I want to begin this post with the video below by the Canadian Brass playing a period piece by Gabrieli. They crack me up:
I’ve played the same arrangement a few times.. of course it’s NEVER sounded as good as CB on their worst day!
Today’s journey through YouTube-land brings us to the Renaissance period. Last night when I was completing the Middle Ages post, I wasn’t able to utilize the Petrucci library due to site maintenance, so hopefully today I can add a score excerpt or two. Tonight, we have a lot less ground to cover – only 150 years.
The themes of this time period are courtships, beautiful clothing for the rich and powerful, a rebirth of classical learning, the change from a feudal society to a modern one, and development in people’s views of the earth and beyond.
People dug up ancient writings of the Greeks and Romans. That led to a rebirth in thinking (hence the name ‘renaissance’). The feudal to modern change was a wave that began in Italy and swept through Europe.
During this time, Columbus & Magellan were sailing the ocean blue, Copernicus studied outer space, and baby Galileo was looking up at the stars wondering if the earth really was the center of the universe. Martin Luther’s 95 Theses were nailed to a door in northern Germany, Henry VIII was in power, and Shakespeare was writing his masterpieces. Donatello, da Vinci, Raphael, and Michelangelo were expressing themselves through visual art. In other words, people were thinking, exploring, expressing, and questioning.
Every time we bring out the Greek and Roman texts, we’re reminded that the arts indeed are important (isn’t now a good time?). It’s for this reason that the arts became an important measure of culture in the Renaissance period. Music, which was previously thought of as a science, gradually became an expressive art form more akin to poetry and visual art. Music printing was allowing manuscripts and treatises to spread across Europe.
Yesterday we spoke about the patronage system being dominated by the church, but at the end of the Middle Ages we saw a shift in the patronage system that brought music to the aristocracy (specifically in France). Well, now the courts and civic governments had a bigger impact on music composition and commissions – they were supporting music more than ever. European cities became wealthier, and increased ability to travel meant that music was spreading, and genres were being fused together and expanded.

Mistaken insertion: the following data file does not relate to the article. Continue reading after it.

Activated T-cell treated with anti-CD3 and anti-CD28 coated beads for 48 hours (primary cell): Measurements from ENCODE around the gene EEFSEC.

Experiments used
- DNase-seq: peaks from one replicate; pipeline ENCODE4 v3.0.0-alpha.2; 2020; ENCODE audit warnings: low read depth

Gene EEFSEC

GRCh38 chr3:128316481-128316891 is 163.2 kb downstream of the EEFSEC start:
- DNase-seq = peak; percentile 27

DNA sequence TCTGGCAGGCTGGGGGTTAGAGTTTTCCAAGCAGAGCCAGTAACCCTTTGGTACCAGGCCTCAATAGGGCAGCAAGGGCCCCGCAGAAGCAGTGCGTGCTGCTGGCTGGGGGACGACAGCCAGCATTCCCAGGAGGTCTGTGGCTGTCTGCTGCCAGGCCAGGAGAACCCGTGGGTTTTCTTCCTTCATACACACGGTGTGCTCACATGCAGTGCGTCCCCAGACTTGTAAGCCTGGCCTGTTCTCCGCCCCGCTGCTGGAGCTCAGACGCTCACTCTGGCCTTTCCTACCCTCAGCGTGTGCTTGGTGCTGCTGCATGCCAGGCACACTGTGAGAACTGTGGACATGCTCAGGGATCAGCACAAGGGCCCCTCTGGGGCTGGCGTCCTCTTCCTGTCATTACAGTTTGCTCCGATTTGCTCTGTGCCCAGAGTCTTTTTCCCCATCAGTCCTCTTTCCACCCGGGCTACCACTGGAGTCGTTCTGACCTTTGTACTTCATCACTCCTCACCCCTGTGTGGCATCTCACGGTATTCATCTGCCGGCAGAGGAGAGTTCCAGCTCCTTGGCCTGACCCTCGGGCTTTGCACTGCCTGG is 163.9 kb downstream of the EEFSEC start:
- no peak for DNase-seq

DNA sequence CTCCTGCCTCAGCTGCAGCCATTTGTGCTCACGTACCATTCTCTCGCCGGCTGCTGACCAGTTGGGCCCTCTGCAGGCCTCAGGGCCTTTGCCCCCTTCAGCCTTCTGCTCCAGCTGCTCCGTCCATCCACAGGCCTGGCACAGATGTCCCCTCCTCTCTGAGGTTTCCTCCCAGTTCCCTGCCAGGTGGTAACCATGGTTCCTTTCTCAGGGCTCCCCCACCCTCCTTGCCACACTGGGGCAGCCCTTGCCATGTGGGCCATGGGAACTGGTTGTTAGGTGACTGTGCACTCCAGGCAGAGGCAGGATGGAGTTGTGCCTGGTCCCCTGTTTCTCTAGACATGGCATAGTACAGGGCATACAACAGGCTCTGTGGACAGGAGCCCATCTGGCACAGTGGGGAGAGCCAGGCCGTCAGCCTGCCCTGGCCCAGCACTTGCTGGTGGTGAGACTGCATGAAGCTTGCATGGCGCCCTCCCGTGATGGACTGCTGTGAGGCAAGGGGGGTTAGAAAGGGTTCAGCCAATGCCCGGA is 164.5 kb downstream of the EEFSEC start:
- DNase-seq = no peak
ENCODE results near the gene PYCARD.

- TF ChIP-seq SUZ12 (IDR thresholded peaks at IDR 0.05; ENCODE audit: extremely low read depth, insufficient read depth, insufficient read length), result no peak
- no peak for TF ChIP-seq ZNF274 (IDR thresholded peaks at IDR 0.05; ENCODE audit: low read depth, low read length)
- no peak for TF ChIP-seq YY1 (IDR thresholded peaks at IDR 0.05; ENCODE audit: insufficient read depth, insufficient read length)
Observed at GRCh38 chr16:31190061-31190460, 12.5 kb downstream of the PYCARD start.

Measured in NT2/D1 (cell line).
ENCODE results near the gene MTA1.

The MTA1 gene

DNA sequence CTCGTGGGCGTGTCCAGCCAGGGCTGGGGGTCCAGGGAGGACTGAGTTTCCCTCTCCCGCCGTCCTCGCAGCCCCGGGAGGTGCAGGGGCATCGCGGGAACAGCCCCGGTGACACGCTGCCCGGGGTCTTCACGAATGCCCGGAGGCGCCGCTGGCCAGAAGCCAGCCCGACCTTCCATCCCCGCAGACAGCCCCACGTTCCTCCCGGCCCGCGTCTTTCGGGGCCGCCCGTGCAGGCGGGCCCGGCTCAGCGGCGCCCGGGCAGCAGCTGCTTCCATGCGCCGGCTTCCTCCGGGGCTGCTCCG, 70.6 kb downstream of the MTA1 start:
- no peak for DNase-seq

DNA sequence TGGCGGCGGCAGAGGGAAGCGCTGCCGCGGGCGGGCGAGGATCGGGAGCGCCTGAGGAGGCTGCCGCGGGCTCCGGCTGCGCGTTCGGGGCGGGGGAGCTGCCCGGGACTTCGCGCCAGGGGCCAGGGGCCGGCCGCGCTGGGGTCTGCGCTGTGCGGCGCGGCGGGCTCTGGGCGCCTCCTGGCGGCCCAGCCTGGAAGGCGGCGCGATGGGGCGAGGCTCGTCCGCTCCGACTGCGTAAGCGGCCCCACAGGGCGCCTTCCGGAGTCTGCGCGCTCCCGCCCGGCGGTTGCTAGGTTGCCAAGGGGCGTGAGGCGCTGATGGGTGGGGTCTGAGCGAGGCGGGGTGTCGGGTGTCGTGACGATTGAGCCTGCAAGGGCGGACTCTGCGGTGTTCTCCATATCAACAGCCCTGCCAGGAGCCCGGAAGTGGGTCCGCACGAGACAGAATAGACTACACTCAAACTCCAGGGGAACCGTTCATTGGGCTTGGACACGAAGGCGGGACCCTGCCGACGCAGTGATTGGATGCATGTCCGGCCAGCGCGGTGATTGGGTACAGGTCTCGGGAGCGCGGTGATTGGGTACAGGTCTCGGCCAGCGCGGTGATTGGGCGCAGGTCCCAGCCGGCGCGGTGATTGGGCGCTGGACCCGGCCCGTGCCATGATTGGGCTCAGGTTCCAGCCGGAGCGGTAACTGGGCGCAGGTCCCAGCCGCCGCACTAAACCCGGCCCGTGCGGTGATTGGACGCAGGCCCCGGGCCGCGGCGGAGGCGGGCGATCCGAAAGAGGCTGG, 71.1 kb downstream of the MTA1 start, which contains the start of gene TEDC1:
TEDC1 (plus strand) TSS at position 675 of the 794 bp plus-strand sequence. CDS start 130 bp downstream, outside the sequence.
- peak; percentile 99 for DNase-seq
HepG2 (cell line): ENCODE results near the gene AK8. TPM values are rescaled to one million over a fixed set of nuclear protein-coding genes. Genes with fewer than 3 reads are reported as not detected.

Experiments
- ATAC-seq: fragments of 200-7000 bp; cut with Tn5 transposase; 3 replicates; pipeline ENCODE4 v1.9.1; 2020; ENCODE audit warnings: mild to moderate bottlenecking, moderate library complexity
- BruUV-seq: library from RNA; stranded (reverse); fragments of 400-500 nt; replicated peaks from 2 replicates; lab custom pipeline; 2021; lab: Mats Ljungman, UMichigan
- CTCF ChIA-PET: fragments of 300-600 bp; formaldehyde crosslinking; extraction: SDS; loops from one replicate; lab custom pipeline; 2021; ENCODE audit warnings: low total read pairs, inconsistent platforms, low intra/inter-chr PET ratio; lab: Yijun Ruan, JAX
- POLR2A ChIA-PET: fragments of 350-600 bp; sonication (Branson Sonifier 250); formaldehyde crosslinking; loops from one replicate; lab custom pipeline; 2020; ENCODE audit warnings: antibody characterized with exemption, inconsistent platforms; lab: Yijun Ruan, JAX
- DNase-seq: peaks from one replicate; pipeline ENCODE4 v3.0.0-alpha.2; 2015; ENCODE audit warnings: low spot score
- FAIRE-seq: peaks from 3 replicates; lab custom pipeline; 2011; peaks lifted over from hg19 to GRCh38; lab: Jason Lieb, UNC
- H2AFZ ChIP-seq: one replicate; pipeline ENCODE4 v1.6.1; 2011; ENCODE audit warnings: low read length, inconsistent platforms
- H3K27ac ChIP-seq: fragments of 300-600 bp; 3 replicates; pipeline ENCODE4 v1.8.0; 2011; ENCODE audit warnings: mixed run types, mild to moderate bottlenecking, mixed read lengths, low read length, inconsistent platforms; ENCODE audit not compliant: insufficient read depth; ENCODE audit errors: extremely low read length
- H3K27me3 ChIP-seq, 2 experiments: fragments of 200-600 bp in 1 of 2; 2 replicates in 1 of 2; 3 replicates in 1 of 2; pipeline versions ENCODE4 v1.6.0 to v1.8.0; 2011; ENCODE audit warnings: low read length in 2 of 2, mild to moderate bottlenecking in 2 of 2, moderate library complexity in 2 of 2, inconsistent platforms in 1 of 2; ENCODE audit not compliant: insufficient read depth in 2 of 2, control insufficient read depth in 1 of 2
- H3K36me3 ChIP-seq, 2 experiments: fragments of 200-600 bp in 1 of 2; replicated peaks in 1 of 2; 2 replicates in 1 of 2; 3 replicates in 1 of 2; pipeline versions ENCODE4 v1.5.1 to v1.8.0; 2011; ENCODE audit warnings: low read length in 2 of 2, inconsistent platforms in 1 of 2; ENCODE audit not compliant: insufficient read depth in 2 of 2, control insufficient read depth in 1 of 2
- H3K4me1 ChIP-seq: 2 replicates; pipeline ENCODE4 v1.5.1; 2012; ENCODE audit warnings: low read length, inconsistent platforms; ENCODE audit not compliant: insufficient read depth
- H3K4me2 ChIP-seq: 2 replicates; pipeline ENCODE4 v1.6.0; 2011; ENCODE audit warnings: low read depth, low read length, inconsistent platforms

Composers had both sacred and secular music to work with. It’s important though, to remember that people of the time thought that the human voice was an instrument created by God, so most of the sacred music was vocal. Some sects even banned instrumental music from their congregations.
“Older” sacred forms such as the motet and Mass were still prominent. Castrati emerged in the Roman Catholic Church. Dissonant intervals were still not allowed – except the occasional passing tone, neighboring tone, or suspension. Theory developed as chromaticism began to appear. Over in Germany, Lutheran music consisted of mostly chorales which would dominate Christian music until.. oh.. today.
Meanwhile in the world of secular composition, we see the emergence of madrigals from Italy and chansons from France.
Instruments developed, too. The lute was as popular as the electric guitar is today. At ‘Ren Fairs’ everywhere, you can see people playing the lute and attempting Renaissance style. Check it out:
Also, reed instruments were developing – crumhorns, and racketts, and shawms, oh my! More importantly (okay, only because I’m a brass player), the sackbut (an early trombone) and valveless trumpet were born. String instruments evolved, also. The viol family included the viola da braccio and viola da gamba. The keyboard family had begun its ascent and early harpsichords were being played as well as organs, and the portable virginal (see pic on the left).
Notably, in the Middle Ages (see previous post) we saw that instruments were used for accompaniment for voice. By the end of the Renaissance era, instrumental music held its own. People were composing instrumental music for the sake of composing instrumental music. Then, music had a purpose as entertainment with amateur performers. Instrumental chamber ensembles popped up.
So let’s theorize..
In England, homophonic polyphony was used as a compositional technique. In France, standardization of 4-part writing (soprano, alto, tenor, bass) occurred. French composers were developing theory even more intensely by using augmentation, diminution, retrograde, and inversion. They were using authentic and plagal cadences (as opposed to the English Landini cadence).
Click To Find Out About Cadences
Meanwhile, four-voice choirs were common and vocal works were dominant at this time. Below is an example of a 4-voice motet by our man of the era, Josquin Desprez:
Larger groups of instrumental chamber music were called consorts. Imitative textures arose and were placed against simple rhythms. Harmony now included full triads. Major/minor tonality was gaining importance (as opposed to the church modes), and dissonances were used, prepared, and resolved without anyone getting hurt (usually). Dances became popular – they were based on simple binary forms.
New and popular genres were polyphonic chansons, canzones, preludes, fugues, the suite, toccata, variations, madrigals, chorales, and anthems.
Here is a 3-part madrigal by Palestrina. You can follow along with the notation in the video:
Some composers of the time include the following. Note that they’re starting to live longer!
Guillaume Du Fay (1397-1474)
Josquin Desprez (1440-1521)
Giovanni Palestrina (1525-1594)
Claudio Monteverdi (1567-1643)
Johannes Ockegham (1410-1496)
Jacob Obrecht (1450-1505)
Thomas Tallis (1505-1585)
Orlando Lassus (1532-1594)
Giovanni Gabrieli (1557-1612)
William Byrd (1540-1623)
I’ll end with a piece by William Byrd, below: